Labour of late has linked its commitment to Europe to a strong call for reform in Europe. Although there have been some proposals on what kind of reform, this think-piece aims to bring some of those ideas together and to provide a starting point for further discussion.
We need an EU that enables us and our neighbouring countries to work together in our common interests, no more, no less.
We need access to the European market and a voice at the table where the rules for that market are decided.
We need those rules to provide for fairness, equal opportunities, consumer protection, respect for the environment and fair trade - not an unregulated free-for-all, dominated by the most powerful.
It is in Britain’s national interest to remain in the EU and support its constant reform. Departure would be massively damaging for British businesses, manufacturing and employment. We will make the hard headed, patriotic case, founded on the national interest, both for Britain in Europe, and for change in Europe.
We accept that a common market needs some common rules if it is to work fairly, not least as regards consumer protection and a floor of workplace rights to prevent a “race to the bottom” in terms of employment law or health & safety standards. But in government, we also strengthened safeguards against excessive or over-prescriptive European rules. We are open to discuss new safeguards, and indeed a Labour government would put forward a few of their own.
In some fields the EU should do less, and in others it could do more, for instance in enabling European countries to cooperate on tackling climate change or on fighting trans-national crime and tax evasion. We want the EU to focus on where it brings added value. We want a better approach to the economic challenges facing Europe - its biggest challenge of all. We also want to deepen the European single market in the areas where obstacles still hinder cross-border competition, such as in service industries.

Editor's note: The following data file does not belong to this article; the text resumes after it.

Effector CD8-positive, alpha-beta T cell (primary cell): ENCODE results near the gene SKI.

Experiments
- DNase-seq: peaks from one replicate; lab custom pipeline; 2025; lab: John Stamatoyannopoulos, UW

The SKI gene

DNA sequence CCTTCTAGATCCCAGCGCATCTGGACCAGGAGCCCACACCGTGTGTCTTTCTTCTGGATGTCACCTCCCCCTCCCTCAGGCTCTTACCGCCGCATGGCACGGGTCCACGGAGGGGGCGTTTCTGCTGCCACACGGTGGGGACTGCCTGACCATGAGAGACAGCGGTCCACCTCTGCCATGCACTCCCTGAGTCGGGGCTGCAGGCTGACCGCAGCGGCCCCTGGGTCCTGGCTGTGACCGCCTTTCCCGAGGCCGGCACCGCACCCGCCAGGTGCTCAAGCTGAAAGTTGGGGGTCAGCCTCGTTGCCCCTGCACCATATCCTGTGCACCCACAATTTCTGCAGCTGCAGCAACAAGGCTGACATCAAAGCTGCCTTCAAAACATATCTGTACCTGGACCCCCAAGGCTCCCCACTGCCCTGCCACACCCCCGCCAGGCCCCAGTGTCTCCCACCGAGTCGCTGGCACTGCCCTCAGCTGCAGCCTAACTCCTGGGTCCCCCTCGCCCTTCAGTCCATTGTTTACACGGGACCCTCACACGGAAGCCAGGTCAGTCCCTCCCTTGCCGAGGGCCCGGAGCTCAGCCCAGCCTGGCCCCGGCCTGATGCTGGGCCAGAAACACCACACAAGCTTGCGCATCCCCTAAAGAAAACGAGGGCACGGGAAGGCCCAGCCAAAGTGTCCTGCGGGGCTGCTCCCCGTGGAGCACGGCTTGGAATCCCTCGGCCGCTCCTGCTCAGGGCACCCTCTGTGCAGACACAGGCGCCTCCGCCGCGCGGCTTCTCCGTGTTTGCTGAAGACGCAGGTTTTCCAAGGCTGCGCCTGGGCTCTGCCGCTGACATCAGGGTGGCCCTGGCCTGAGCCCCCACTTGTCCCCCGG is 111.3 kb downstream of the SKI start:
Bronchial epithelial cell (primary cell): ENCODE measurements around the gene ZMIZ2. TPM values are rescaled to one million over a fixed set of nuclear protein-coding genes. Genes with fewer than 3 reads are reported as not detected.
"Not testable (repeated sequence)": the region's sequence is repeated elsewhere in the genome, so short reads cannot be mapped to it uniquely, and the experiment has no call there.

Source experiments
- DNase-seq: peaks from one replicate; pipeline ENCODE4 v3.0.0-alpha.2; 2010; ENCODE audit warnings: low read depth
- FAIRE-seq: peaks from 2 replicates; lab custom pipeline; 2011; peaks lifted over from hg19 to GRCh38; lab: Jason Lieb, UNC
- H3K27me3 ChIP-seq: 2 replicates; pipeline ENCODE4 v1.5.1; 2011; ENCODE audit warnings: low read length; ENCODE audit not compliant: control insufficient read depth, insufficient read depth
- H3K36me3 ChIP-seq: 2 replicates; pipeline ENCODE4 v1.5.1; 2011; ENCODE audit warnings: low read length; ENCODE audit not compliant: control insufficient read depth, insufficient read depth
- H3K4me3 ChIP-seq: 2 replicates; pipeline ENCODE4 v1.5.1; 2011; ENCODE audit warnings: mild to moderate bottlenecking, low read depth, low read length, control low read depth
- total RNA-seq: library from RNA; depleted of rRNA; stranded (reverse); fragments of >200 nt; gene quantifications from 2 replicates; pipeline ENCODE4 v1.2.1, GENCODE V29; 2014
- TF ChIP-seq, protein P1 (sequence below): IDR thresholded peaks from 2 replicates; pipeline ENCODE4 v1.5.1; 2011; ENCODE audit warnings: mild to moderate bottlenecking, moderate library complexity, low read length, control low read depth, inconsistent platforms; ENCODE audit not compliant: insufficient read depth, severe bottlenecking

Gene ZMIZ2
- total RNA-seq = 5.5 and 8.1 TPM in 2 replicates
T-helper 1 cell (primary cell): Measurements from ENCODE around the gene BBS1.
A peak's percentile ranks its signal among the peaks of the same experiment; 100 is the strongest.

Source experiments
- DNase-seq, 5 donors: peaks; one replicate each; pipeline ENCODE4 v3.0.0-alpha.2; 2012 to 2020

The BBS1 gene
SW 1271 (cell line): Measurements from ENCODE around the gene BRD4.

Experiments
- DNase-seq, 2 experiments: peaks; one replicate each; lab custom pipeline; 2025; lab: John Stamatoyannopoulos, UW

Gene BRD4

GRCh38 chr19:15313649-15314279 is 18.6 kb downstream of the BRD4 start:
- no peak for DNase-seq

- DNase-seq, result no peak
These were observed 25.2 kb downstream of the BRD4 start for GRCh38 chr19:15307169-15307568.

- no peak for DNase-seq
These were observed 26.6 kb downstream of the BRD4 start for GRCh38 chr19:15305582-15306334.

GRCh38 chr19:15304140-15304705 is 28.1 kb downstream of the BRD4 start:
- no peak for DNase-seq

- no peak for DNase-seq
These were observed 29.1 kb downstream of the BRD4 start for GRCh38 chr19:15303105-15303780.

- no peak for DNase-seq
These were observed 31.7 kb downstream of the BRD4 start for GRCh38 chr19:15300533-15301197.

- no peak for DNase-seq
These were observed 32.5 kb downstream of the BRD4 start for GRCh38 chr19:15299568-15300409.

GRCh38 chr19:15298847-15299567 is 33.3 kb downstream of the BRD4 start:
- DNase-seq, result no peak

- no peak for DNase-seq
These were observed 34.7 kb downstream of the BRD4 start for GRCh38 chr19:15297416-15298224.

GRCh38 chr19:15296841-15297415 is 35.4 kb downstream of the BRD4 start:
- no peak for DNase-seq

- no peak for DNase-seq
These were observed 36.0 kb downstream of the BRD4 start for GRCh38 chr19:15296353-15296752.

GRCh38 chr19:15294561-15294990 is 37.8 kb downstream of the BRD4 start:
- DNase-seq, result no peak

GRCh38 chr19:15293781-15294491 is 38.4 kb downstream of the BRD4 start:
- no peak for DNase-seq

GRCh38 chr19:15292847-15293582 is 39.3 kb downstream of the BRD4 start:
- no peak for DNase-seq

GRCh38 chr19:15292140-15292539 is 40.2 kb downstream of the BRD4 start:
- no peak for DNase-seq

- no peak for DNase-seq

We don’t want UK to be the only one to impose the necessary tough new rules on financial markets, with banks then circumventing the rules through their affiliates in other EU countries: EU-wide rules protect us better. The EU’s Likkanen reforms go in the same direction as the UK’s Vickers reforms and should be supported.
The EU budget should be used for items where spending at EU level can save money at national level, for instance, by avoiding duplications on research and development programmes, or where pooling resources can make them more effective through economies of scale.
With more countries joining the EU, we must avoid its institutions and bureaucracy getting bigger and bigger. In government, we successfully negotiated a ceiling on the size of the European Parliament and of various advisory bodies like the Committee of Regions. With more countries joining, more could be done. The proliferation of specialist agencies should be looked at in view of reducing their number through mergers, and cutting the size of their supervisory bodies. The European Parliament should not need to migrate once a month to Strasbourg.
We remain committed to having a referendum in the cases where there is a proposal to transfer significant new competences to the EU. We are opposed to a referendum that offers a false choice between Cameron’s Europe or no Europe and is held simply to bridge divisions within the Conservative party between its moderates and extremists - and held at a time when the uncertainty it would cause would jeopardise the already weak prospects for Britain’s economic recovery.
© Labour Movement for Europe
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